Kull Part 3: The Big Belt Controversy
I had worked out the basic look of the Kull sculpture and Paradox, the owners of the Robert E. Howard character rights, had approved the concept. We were good to go.
Next it was time to decide on the size of the sculpture. This is a critical question in licensing and various factors come into play on the decision. For example, sometimes we take on a project of a character that has a comic, but it is a specific independent book with a loyal, but limited core of readers. So for that reason, we may produce a piece that is smaller so that it will have a lower retail price so that we can market specifically to that readership. Often, comic readers do not necessarily translate into statue buyers and if a piece has a very specific appeal, the price point becomes a major factor and that affects the size the piece can be and still be within a certain price range. There may also be a projected series of sculptures from that comic title and we may want all of the characters to be in an affordable price range so people can more comfortably collect them all.
Still, my preferred sculpting scale is one-sixth scale, which means a 6-foot tall man would be 12 inches tall in this scale. I have sculpted most of my recent sculptures in that size range. The women are roughly eleven inches tall, which corresponds to a one-sixth scale size.
My intent from the beginning was to sculpt Kull in that scale and Paradox agreed. This is a terrific barbarian character by Robert E. Howard himself and I was going to design the look. Just me and Paradox in the trenches hashin’ it out. The stuff of legends....I wanted the piece in a scale that would showcase the look and design so it made sense to keep it in that one-sixth scale. Kull is, in my estimation, well over six feet tall, so the sculpture is a good thirteen and a half inches tall, not including the base, which will add another two to three inches, at least. That is a good size that keeps it in the scale of my main line of figures, will make a good impression in both fully painted cold-cast porcelain and bronze and that will keep the retail price in a manageable range.
Now to begin the full sculpture: I began with the armature in aluminum wire. This wire frame fulfills the same function as a skeleton does—it supports the soft outer material. I keep the armature as simple as possible. I then applied the sculpting material—in this case Super Sculpey, which can be found at most hobby stores. It comes boxed in a fleshy pink color so I mix it with a material called Sculpey III, which comes in various colors. I can see the play of light on the form more easily this way and so can the licensor, for approval purposes.
As I applied the basic rough form, I came to a decision about the Big Belt. I had gone to Robert E. Howard Days in
By the way, there’s an excellent film about Robert E. Howard called The Whole Wide World with Vincent D’Onofrio and Renee Zellweger that anyone would enjoy, whether you’re familiar with REH’s writing or not.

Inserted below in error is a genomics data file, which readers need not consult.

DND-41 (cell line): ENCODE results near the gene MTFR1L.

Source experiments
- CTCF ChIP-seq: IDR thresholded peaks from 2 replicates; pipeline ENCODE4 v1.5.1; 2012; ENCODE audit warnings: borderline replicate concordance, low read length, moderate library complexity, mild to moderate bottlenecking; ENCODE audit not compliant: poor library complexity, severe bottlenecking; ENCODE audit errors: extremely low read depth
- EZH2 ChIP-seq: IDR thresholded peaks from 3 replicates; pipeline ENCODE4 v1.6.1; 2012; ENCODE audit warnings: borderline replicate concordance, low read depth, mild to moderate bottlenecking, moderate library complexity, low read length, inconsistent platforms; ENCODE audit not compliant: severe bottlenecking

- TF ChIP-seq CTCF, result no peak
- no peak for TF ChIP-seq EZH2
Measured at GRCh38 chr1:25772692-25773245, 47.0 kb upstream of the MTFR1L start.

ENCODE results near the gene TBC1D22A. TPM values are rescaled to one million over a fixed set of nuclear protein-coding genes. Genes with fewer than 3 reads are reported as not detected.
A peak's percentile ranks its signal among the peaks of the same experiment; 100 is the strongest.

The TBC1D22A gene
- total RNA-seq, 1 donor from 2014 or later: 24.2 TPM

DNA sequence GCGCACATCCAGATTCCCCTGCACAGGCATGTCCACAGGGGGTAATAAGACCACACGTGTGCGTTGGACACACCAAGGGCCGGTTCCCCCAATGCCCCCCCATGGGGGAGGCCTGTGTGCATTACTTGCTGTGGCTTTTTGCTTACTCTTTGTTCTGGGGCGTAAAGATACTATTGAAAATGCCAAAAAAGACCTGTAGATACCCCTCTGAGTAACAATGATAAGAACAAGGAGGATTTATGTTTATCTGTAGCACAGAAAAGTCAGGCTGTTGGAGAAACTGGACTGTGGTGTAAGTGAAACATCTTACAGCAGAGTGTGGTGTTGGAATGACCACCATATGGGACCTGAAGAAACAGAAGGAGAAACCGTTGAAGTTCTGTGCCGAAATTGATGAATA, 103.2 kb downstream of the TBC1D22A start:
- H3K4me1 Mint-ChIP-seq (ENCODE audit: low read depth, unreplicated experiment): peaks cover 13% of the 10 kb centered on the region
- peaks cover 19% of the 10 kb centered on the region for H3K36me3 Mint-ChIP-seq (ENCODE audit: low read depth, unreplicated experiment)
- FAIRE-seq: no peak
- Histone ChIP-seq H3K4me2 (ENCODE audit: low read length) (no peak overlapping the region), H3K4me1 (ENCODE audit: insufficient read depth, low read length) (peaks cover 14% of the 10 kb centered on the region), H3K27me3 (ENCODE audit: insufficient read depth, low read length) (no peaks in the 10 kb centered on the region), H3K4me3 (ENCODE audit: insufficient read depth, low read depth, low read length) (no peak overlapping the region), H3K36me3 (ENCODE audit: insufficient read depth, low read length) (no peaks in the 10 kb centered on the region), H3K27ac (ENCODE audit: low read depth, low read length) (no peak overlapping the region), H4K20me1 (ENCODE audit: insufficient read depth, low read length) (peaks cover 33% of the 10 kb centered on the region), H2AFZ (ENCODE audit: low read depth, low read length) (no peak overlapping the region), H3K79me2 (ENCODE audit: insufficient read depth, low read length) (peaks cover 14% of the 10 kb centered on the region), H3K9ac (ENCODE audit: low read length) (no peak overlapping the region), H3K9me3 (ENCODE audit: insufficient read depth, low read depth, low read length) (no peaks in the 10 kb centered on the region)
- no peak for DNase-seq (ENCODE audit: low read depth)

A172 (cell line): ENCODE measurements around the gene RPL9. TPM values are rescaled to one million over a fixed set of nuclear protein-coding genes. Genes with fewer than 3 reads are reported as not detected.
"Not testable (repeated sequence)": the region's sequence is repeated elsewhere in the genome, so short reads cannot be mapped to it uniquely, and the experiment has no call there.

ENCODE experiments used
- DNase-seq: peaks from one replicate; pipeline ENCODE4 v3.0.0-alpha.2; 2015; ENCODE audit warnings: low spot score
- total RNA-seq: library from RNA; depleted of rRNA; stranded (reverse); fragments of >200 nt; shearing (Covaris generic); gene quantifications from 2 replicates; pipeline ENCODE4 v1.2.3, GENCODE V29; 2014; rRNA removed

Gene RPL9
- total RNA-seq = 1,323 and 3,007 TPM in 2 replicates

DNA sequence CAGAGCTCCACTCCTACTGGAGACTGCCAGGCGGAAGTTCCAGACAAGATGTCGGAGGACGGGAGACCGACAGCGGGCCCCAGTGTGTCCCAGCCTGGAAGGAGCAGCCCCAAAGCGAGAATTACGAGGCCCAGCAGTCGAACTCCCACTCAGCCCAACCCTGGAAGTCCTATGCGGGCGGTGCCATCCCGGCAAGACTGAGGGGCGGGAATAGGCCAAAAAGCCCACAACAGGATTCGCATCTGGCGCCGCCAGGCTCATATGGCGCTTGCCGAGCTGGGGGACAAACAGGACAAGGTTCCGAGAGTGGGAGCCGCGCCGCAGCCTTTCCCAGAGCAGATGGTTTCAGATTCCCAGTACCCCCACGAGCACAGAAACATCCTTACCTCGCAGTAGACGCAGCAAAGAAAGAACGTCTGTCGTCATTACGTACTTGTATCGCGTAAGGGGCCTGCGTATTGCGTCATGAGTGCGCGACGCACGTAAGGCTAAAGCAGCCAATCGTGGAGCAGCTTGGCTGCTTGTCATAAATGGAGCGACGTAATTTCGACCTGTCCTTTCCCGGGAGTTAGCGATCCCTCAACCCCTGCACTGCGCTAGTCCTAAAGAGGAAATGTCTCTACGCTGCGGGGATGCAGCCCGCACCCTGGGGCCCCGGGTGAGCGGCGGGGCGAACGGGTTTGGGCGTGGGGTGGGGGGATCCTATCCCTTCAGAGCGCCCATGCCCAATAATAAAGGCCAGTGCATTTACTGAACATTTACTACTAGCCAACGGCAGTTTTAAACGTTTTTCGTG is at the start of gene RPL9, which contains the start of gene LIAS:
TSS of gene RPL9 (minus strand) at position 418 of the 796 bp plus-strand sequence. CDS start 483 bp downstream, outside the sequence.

While in Cross Plains I got into some interesting discussions about the characters of Conan and Kull and the “Big Belt” debate as an issue with which every artist must come to grips. Why, what do you mean, you ask? Whether painted, drawn or even acted out-do you, as an artist, give the barbarian the Big Belt? I was asked “Are you going to give him the Big Belt?” usually with a cocked eyebrow and got into more than one lively discussion on the subject. By the end, I was ready to give more than one attendee “The Big Belt”.
The most famous artist to illustrate the Big Belt was without doubt Frank Frazetta and he did it in unparalleled style. Interestingly, he gave Conan two normal belts in the Conan the Adventurer painting Coincidence? Anyway, he did generally give Conan a large, broad belt of some kind. Many, many artists have used that specific bit of vesture and have given it their own special look. Schultz, Buscema, Gianni and Bisley have done it well and so have many others, but all artists at some point have to make the choice. Roy Krenkel usually did not draw in large belts but he did on the King Kull painting. Seems like a menial conversation, but some people frown on it and consider the Big Belt something of a cop out, as if the artist couldn’t figure out anything else to solve the costume look. Well, I’m not one of them says I. Most artists come to the same conclusion I did. Warriors of many ancient peoples, “barbarian” and “civilized” wore a large belt to hold all the weapons, pouches, and such that they needed as they navigated their lives. Soldiers today have large belts and so do police officers. In researching Kull, there is some good description, but it is not all that specific. I found that Kull is right handed and that he has gray eyes and black hair. There are other, less specific references to his physical appearance, but at one point, in one story, he is described as wearing a “girdle.” Now to a warrior a girdle isn’t the same as our grandmothers might have worn, although J. Edgar Hoover might be described as a warrior and he wore a girdle, but that’s not what we’re talking about here. It’s a broad belt of some kind used to hold gear and weapons and to protect the mid section. Controversy ended. My Kull would have a Big Belt. Here are photos of the initial stages showing the armature with part of the sculpting and then the photos after I blocked in the basic muscle mass.